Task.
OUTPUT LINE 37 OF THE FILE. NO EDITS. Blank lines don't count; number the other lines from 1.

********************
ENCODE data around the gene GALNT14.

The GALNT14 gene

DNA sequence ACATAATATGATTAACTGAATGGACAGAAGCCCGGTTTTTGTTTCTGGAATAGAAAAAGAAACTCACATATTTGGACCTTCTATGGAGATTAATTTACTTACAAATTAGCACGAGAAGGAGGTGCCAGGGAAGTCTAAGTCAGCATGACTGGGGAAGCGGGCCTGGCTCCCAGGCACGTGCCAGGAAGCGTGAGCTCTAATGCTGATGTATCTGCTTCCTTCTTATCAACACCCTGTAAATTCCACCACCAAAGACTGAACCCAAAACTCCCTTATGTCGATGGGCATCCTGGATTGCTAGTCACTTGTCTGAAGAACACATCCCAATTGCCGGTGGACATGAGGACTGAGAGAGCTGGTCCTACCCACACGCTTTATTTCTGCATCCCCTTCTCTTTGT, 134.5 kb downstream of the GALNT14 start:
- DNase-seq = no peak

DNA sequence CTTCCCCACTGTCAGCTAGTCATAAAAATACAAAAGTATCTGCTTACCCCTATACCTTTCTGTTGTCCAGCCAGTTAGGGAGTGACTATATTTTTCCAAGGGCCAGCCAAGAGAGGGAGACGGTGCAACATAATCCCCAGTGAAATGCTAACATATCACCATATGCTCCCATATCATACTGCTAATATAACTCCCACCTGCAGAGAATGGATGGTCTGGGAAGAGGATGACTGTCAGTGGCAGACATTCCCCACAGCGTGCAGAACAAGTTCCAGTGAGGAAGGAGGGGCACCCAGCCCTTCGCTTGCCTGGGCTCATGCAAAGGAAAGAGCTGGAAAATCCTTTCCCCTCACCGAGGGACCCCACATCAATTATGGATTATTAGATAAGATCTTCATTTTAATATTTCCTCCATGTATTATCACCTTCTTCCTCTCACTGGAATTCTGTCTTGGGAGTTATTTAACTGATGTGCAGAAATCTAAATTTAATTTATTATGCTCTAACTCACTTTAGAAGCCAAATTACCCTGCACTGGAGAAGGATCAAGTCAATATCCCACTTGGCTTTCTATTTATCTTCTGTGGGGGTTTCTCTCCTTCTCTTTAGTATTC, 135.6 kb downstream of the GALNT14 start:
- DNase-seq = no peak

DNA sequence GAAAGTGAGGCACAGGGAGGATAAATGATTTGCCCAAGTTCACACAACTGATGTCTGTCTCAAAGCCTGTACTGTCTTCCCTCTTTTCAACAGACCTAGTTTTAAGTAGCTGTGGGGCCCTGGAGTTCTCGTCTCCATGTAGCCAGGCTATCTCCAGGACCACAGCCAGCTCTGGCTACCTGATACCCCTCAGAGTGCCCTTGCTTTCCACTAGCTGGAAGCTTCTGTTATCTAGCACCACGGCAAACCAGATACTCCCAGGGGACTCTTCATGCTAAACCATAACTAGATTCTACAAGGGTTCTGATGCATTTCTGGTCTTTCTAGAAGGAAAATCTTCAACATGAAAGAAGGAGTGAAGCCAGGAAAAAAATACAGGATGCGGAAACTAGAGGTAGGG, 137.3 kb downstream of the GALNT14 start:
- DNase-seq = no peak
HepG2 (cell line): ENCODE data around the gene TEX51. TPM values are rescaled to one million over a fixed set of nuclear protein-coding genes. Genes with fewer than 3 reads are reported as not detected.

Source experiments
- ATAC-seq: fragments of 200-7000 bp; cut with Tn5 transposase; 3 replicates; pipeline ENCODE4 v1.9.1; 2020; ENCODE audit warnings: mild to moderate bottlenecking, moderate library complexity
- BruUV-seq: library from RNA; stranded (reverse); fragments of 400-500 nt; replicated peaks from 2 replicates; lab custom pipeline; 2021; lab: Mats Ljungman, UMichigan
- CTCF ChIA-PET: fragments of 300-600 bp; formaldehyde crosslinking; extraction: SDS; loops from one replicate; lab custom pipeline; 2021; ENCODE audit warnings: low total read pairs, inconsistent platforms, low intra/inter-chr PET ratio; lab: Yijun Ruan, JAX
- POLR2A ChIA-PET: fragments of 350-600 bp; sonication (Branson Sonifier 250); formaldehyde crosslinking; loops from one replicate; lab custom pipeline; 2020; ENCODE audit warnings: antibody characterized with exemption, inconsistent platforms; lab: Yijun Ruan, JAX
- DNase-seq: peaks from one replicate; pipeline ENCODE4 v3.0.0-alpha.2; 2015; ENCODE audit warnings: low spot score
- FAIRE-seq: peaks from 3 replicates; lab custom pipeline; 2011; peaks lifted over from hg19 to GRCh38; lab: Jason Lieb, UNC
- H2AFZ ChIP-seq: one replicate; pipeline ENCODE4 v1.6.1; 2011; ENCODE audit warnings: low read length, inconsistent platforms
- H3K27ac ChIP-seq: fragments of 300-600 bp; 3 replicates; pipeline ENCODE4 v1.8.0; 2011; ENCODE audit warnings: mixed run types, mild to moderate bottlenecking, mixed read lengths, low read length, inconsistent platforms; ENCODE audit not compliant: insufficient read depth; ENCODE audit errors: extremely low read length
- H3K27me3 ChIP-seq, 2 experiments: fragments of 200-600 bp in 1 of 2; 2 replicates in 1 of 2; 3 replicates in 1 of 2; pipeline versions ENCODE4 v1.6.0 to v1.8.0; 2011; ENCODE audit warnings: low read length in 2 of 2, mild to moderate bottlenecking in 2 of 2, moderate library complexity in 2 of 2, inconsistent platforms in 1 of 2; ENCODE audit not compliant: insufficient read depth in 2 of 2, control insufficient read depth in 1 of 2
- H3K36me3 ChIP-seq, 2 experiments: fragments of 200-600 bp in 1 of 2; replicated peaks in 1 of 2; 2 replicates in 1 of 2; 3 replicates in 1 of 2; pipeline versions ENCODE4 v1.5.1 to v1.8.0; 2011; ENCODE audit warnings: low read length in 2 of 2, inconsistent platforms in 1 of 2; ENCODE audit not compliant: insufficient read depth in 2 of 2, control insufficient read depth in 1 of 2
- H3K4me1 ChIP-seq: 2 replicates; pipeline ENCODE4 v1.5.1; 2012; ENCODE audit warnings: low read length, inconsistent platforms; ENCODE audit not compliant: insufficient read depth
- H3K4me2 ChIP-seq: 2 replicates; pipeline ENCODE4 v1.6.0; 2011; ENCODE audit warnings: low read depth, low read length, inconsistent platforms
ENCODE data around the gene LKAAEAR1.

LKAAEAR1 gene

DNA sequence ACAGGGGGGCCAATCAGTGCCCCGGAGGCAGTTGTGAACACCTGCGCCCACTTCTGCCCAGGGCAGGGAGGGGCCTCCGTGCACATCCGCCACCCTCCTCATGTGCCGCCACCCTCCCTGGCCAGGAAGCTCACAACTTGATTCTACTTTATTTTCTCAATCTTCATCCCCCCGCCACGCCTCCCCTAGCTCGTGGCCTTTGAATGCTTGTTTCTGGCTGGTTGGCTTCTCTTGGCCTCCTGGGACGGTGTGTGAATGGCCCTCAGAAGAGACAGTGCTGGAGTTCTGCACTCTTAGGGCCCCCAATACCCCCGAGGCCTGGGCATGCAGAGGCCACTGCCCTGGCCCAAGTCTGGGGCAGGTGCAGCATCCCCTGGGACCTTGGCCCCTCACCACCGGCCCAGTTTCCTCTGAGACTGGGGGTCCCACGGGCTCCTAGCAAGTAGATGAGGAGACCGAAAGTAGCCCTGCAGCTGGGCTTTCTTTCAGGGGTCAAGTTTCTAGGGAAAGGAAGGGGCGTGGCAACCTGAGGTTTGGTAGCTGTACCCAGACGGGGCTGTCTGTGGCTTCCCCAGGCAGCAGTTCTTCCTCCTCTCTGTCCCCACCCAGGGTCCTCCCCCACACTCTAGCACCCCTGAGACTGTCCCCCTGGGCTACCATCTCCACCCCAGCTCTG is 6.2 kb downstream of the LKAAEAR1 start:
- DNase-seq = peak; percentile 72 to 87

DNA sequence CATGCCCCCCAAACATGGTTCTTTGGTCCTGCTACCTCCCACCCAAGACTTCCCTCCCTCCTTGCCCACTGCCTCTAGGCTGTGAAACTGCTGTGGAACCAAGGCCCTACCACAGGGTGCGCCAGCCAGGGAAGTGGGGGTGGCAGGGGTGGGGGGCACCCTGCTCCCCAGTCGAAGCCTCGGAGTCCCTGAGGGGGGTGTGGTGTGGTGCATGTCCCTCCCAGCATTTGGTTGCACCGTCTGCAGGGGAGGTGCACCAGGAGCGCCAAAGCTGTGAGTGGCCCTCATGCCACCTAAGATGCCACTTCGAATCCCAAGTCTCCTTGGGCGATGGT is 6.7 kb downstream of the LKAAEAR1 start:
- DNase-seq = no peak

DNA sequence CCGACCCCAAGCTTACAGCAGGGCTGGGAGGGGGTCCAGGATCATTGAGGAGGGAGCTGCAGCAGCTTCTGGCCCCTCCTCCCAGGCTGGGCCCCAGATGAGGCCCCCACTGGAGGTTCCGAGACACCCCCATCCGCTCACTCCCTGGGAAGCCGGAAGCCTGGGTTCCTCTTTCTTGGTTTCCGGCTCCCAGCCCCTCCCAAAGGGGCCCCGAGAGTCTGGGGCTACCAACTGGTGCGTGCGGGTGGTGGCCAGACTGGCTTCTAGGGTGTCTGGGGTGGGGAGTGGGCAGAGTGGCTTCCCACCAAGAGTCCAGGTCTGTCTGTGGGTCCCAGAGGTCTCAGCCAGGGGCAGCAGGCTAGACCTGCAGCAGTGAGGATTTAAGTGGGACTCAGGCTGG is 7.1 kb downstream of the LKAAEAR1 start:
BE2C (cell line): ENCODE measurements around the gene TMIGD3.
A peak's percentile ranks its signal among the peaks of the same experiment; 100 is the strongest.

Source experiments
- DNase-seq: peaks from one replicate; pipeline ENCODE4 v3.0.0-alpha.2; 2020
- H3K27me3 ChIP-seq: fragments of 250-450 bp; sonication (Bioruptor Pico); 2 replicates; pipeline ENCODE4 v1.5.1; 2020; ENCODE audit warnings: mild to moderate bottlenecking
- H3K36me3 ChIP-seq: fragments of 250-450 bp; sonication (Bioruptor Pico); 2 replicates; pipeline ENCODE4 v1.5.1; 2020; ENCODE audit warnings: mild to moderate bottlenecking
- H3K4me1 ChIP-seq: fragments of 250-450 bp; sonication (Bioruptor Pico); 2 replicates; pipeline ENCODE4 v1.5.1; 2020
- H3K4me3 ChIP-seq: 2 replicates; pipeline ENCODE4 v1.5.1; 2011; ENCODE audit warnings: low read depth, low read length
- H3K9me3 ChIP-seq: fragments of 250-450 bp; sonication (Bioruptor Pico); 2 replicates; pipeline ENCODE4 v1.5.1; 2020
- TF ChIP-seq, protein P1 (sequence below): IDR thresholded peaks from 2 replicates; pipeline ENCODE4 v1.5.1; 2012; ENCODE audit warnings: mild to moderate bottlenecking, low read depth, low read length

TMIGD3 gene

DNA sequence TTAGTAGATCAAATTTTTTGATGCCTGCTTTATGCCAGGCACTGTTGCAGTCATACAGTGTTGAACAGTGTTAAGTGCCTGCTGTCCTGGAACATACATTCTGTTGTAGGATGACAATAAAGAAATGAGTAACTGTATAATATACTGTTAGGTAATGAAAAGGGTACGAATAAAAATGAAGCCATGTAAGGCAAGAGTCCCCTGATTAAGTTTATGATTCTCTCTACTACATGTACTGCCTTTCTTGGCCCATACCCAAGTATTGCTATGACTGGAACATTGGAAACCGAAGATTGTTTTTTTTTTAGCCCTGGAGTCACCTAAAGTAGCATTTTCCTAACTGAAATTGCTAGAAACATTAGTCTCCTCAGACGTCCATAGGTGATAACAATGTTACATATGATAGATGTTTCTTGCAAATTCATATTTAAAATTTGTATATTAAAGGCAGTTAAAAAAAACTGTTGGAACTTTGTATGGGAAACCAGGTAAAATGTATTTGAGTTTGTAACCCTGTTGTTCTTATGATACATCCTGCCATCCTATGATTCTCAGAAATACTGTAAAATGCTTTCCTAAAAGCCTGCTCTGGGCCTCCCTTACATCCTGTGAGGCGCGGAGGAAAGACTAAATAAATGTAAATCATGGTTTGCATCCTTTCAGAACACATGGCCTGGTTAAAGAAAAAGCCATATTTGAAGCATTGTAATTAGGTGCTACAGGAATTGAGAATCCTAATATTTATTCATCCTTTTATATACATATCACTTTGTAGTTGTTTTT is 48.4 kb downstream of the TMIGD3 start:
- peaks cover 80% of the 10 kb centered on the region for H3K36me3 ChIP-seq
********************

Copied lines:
- H3K4me3 ChIP-seq: 2 replicates; pipeline ENCODE4 v1.5.1; 2011; ENCODE audit warnings: low read depth, low read length